See how your community ranks in a list of Canada’s most dangerous places. Explore the crime data with the in-depth interactive tool from Maclean’s.
Let’s start with the good news. Over the past decade the crime rate in Canada has plummeted by 25 per cent. Since 1998, the earliest data available, crime has been cut by a third. In 2016 the crime rate across the country sat at 5,904 incidents per 100,000 people—that’s the second lowest rate recorded by Statistics Canada.
Now for the bad. The severity of the crimes committed in Canada is on the rise. Although the crime severity index, the measure of all police-reported crime that takes into consideration both the volume and the seriousness of the crime, touched a low of 66 in 2013, it has been creeping higher ever since.
And let’s take a look at Toronto. Of the 25 largest cities for violent crime, Toronto is in fifth place.
On the overall list of municipal police services with populations above 10,000 — there are 230 of them — across Canada for violent crime, Toronto ranks number 32.
Its violent crime rating was up 8.69 per cent from the previous year (so 2015 to 2016).
On the overall list, of the crimes we looked at, Toronto’s worst showing is in robbery — it’s 11th overall, with a rate of 125.8 per 100,000. That’s up 5.97 per cent from the year before.
It also ranked high in firearms offences, at 18th overall with a rate of 15.4 per 100,000. That was up 29 per cent from the year before.
The index currently sits at 70, which means crime severity is down 30 basis points since 2006, the year Statistics Canada set as its benchmark. When discussing crime any value above zero is nothing to celebrate, but in an historical context the current CSI value is at least respectable.
Sadly, the same can’t be said for all parts of the country. Take North Battleford, Sask., which has the worst crime record among Canada’s cities and municipal police districts that we looked at this year in two of the three major crime categories: violent, non-violent and overall. (North Battleford was second behind Thomson, Man., for violent crime).
The crime rate in this industrial and agricultural community is four times higher than the rest of the country. That alone isn’t alarming. Smaller communities tend to be more susceptible to inflated crime rates, with one or two incidents getting magnified when they are recast for a population of 100,000. For this reason, Maclean’s ranks cities based on the crime severity index. While the crime rate in North Battleford is sky high, it’s the severity of the crimes that’s truly alarming.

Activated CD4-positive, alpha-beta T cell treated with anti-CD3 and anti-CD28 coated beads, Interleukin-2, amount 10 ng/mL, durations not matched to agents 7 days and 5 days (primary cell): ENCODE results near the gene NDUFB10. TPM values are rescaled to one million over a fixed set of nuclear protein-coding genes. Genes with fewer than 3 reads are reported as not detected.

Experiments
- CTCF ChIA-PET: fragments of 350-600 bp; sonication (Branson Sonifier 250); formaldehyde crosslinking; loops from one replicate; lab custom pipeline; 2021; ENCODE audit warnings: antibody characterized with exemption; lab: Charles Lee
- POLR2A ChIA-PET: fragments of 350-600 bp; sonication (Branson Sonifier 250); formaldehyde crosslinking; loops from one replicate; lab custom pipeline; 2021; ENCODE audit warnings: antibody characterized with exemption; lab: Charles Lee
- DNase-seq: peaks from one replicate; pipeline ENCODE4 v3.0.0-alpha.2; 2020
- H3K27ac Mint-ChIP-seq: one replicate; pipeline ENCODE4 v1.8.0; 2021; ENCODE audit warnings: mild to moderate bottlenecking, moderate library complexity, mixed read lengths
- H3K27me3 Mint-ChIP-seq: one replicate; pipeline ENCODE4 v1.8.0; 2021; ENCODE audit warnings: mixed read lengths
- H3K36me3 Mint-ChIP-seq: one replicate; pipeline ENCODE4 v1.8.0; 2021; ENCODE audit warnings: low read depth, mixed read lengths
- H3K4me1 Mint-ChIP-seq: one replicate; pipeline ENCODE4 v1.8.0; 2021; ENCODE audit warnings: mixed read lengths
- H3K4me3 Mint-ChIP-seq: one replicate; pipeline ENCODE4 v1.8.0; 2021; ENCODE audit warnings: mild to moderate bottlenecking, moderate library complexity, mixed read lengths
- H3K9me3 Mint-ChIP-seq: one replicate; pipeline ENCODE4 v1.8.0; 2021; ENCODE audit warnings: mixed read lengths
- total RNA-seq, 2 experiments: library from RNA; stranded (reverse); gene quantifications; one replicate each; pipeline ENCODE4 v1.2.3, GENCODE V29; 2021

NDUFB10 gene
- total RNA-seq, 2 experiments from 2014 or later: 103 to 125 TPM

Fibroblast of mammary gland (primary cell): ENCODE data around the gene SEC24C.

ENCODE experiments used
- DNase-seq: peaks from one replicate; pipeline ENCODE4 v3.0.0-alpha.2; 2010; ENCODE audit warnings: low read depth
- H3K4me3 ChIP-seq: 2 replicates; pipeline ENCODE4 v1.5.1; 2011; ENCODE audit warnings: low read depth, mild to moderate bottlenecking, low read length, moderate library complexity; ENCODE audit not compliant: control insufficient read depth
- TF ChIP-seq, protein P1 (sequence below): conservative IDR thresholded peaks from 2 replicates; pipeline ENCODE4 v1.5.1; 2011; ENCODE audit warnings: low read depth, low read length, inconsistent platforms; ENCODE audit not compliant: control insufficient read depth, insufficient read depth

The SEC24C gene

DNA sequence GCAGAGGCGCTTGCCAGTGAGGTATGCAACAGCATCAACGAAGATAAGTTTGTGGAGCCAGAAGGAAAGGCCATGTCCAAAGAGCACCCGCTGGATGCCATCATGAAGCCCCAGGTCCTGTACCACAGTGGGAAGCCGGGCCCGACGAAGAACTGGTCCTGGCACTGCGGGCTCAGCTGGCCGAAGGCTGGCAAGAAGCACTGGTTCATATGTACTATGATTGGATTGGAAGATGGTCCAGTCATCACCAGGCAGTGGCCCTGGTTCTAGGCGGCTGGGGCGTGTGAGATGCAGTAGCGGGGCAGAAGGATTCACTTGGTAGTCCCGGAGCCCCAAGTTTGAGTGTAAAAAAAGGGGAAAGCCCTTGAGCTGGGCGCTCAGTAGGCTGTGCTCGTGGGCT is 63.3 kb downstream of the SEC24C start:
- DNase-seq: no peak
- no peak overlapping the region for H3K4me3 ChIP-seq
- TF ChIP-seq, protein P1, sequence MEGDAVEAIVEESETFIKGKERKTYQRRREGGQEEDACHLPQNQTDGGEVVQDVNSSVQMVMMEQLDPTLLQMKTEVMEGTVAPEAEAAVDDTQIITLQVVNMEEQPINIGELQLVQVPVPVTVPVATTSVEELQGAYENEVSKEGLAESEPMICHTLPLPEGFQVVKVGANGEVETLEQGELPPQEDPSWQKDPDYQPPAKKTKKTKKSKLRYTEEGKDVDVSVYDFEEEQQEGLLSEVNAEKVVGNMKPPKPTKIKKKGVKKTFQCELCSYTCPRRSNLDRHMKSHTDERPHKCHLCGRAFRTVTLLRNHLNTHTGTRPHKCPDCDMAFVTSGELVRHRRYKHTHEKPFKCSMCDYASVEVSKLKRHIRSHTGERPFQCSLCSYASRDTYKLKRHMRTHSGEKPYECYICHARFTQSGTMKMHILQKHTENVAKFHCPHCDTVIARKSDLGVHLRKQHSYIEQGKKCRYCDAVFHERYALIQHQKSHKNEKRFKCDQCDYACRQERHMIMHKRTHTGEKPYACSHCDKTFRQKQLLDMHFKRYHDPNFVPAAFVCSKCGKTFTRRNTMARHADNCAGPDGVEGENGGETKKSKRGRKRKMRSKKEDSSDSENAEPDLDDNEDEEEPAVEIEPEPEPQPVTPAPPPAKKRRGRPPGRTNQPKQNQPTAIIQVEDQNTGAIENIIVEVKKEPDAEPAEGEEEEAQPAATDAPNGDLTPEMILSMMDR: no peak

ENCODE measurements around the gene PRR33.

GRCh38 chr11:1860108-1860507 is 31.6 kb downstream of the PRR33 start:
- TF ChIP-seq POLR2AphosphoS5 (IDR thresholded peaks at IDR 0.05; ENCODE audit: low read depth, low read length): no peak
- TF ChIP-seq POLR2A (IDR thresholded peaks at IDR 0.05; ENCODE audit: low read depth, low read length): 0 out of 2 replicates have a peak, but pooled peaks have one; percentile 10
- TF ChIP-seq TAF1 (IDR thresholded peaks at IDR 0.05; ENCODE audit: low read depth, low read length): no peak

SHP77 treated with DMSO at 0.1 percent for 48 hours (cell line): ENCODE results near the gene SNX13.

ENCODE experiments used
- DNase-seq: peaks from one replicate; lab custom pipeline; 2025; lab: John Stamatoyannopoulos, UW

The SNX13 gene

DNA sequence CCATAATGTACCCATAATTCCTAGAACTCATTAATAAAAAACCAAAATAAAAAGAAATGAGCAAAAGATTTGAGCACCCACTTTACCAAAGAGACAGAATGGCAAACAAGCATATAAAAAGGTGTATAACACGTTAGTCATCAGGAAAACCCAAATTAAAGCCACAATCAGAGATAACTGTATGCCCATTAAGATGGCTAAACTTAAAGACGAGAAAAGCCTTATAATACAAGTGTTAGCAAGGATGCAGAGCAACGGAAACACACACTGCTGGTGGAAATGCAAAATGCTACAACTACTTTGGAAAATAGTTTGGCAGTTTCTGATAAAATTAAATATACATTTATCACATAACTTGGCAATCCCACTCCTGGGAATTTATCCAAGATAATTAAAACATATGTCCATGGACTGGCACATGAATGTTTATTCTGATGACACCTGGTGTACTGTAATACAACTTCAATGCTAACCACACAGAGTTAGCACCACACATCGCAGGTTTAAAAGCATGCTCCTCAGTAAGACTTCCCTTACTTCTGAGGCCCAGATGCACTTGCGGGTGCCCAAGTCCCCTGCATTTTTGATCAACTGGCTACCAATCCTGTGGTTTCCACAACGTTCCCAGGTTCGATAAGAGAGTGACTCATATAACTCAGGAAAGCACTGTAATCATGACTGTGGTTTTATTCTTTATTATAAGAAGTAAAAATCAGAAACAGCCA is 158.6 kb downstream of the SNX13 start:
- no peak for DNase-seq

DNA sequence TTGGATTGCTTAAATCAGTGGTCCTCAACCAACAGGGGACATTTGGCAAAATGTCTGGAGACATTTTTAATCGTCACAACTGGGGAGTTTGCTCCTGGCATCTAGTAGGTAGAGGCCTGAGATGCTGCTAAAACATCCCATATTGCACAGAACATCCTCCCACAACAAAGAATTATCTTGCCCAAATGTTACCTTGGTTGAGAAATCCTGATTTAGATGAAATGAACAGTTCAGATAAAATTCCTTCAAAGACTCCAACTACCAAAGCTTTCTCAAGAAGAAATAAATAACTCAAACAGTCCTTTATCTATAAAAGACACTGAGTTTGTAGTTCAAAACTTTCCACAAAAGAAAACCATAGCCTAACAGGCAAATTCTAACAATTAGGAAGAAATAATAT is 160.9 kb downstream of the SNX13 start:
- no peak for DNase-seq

In 2016 this city of 14,000 logged 25 firearm violations, including pointing and discharging of a weapon, 248 impaired driving volitions and 1,192 acts of disturbing the peace. Firearm violations alone accounted for more than 10 per cent of all such crimes in the province that year.
North Battleford takes over the dubious title of most dangerous city in Canada from Grande Prairie, Alta., which held on to this spot for the past two years. Part of this change reflects a new approach Maclean’s took for this year’s crime ranking—in previous years we zeroed in on the top 100 largest cities in Canada. This year Maclean’s expanded the number of places in the report to include smaller communities, some with population centres as small as 10,000. However Grande Prairie, which sits at 20th overall now, would still have seen its ranking improve even without the change in methodology—amongst the top 100 cities, Red Deer, Alta. has the worst crime severity index, at 206, compared to Grande Prairie’s 150, putting it in fourth place.
Data source/mythology: The report ranks communities according to the Crime Severity Index, which is a Statistics Canada measure of all police-reported crime collected through the Uniform Crime Reporting Survey that takes into consideration both the volume and the seriousness of the crime. The index uses 2006 as its benchmark. The 2016 data is the most current available and was released July 24, 2017. Maclean’s collects the annual crime data for police services categorized as municipal by StatsCan and having populations of at least 10,000 people. Some police forces may cover larger areas then their name suggests, and populations for each police force were provided on request by StatsCan. Locations without a crime severity index were not included. Nor were communities with no provided population numbers included.